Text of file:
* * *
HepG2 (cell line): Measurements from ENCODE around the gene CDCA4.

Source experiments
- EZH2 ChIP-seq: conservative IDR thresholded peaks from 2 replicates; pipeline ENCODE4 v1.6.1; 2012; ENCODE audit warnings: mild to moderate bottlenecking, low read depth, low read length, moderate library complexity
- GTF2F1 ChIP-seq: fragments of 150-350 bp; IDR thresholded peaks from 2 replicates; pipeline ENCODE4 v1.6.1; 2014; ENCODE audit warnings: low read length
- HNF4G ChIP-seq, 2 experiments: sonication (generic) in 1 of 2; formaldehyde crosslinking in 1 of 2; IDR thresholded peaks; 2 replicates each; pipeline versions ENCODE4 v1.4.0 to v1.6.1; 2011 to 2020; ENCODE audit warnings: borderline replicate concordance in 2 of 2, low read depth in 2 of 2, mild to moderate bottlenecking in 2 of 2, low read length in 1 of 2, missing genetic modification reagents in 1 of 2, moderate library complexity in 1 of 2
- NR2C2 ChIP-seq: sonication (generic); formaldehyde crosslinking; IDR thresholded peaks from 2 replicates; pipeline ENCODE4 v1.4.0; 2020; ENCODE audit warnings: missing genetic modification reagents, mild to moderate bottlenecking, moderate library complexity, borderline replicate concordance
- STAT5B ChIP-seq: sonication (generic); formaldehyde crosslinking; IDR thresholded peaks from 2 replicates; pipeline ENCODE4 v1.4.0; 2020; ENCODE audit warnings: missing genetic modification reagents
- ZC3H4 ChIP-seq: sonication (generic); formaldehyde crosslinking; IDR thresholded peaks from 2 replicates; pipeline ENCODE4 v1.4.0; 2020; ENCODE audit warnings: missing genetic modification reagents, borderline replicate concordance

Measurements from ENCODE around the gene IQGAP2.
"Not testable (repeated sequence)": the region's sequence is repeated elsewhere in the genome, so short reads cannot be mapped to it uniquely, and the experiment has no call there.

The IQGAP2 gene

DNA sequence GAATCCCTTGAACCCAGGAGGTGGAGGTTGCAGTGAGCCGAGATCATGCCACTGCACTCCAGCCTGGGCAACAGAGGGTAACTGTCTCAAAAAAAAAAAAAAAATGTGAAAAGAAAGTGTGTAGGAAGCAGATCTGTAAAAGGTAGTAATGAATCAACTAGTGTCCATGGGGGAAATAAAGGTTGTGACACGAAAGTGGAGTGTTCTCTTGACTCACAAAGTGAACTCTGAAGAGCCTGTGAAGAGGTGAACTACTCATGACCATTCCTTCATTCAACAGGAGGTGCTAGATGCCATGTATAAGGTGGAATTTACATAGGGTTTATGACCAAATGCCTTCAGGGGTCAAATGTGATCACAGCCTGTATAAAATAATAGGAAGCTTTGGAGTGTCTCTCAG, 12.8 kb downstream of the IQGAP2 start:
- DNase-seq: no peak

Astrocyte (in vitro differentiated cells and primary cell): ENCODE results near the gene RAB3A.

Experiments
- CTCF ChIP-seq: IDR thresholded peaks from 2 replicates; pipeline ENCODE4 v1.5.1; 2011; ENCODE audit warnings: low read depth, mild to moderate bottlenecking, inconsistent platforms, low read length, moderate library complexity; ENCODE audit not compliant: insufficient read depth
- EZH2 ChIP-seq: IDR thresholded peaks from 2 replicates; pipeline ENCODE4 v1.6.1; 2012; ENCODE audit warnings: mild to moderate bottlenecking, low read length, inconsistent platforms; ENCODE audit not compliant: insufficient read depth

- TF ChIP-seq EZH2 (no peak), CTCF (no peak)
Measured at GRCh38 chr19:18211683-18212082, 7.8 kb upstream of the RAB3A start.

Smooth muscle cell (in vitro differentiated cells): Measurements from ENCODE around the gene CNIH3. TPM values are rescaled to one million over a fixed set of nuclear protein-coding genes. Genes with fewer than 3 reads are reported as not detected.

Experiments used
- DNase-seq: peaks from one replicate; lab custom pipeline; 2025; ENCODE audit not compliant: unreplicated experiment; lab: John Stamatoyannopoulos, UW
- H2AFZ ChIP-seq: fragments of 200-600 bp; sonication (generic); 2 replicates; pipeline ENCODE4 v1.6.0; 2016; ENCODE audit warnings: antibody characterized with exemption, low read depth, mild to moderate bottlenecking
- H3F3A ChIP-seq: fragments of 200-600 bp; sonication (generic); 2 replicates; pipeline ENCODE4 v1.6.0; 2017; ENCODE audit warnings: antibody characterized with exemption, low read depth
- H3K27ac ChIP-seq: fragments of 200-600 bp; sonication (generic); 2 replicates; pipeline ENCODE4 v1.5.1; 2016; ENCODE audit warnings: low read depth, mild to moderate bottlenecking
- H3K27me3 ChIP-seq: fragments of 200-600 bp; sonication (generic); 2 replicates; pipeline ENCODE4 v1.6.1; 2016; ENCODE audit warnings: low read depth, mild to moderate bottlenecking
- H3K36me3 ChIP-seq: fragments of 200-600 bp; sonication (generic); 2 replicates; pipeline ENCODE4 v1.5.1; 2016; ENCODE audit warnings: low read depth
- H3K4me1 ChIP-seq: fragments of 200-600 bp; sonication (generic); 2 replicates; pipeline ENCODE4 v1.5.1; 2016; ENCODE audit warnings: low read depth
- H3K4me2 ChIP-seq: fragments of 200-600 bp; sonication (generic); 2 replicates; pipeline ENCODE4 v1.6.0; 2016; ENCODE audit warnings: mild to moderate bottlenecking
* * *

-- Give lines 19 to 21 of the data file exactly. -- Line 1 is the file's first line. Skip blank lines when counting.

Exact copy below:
Measured at GRCh38 chr19:18211683-18212082, 7.8 kb upstream of the RAB3A start.

Smooth muscle cell (in vitro differentiated cells): Measurements from ENCODE around the gene CNIH3. TPM values are rescaled to one million over a fixed set of nuclear protein-coding genes. Genes with fewer than 3 reads are reported as not detected.

Experiments used